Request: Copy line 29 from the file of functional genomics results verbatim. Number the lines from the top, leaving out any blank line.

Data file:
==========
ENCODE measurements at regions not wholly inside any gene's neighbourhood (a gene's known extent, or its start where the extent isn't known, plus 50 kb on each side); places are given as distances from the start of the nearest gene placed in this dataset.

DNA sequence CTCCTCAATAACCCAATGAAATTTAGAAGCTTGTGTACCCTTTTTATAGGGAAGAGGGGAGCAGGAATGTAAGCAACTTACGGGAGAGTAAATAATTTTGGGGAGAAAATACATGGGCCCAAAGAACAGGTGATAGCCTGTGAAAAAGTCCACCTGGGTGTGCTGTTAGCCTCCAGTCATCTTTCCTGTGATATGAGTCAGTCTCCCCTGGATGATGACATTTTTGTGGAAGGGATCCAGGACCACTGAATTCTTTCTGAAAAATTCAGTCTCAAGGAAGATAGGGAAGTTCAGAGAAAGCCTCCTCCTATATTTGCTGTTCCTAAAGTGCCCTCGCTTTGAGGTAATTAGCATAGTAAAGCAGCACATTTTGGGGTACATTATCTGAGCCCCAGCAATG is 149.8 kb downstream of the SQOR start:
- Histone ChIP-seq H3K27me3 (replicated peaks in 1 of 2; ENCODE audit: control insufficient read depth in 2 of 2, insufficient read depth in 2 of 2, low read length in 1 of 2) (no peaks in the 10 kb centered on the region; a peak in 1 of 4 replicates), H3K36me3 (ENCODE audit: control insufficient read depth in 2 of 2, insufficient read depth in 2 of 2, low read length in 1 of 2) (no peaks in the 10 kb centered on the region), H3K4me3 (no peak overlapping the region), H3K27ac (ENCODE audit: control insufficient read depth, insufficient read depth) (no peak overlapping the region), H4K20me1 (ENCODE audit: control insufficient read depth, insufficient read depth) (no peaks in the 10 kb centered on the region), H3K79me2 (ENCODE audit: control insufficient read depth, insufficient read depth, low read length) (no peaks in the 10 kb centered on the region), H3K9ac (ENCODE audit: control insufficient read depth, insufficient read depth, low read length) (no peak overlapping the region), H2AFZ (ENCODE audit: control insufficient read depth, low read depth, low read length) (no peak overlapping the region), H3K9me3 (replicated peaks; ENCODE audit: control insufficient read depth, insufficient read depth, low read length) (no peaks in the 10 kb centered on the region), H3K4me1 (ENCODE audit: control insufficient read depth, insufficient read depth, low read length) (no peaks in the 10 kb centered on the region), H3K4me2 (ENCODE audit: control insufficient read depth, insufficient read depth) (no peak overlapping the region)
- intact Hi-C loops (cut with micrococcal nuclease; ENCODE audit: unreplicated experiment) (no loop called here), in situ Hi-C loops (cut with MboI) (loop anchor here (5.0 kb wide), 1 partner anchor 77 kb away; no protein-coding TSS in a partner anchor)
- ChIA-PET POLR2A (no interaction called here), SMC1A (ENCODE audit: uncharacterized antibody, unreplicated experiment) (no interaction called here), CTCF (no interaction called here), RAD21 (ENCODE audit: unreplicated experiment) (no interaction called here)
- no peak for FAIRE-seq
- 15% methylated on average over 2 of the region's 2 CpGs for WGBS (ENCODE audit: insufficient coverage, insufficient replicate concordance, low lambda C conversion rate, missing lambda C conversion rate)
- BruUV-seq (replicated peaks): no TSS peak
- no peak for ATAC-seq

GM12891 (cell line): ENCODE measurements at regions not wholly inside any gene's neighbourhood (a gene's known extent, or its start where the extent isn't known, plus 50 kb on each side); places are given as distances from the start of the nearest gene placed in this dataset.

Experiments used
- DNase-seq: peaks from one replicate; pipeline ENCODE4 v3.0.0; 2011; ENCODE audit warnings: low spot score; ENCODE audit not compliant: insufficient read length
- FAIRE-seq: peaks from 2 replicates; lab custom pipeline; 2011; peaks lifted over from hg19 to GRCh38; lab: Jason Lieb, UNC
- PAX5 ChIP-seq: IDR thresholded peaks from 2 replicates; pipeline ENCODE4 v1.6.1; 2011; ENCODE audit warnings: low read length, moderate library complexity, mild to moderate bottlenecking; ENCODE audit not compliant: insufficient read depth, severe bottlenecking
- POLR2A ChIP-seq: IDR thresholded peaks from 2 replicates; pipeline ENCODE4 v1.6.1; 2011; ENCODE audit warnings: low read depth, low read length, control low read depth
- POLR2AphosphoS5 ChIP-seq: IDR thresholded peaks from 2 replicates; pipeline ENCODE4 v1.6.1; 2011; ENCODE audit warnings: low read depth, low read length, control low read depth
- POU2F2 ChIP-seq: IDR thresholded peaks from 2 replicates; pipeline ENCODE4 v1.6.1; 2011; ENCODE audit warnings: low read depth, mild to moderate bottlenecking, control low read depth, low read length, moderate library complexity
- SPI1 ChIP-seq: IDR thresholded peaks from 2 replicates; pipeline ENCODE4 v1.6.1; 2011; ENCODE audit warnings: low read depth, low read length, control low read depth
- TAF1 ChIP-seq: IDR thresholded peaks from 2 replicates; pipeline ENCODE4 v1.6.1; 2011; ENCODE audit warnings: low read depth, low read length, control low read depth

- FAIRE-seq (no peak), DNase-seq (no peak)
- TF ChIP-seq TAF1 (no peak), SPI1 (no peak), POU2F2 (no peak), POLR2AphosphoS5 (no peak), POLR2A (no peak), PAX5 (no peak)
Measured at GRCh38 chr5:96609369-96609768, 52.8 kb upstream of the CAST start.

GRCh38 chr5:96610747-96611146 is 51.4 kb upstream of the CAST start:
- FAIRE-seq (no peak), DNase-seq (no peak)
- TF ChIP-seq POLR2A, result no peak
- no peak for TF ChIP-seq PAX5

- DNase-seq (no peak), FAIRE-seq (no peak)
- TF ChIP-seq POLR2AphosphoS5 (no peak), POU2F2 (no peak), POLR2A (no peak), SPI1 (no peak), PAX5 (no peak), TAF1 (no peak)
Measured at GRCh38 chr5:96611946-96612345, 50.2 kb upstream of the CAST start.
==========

Measured at GRCh38 chr5:96611946-96612345, 50.2 kb upstream of the CAST start.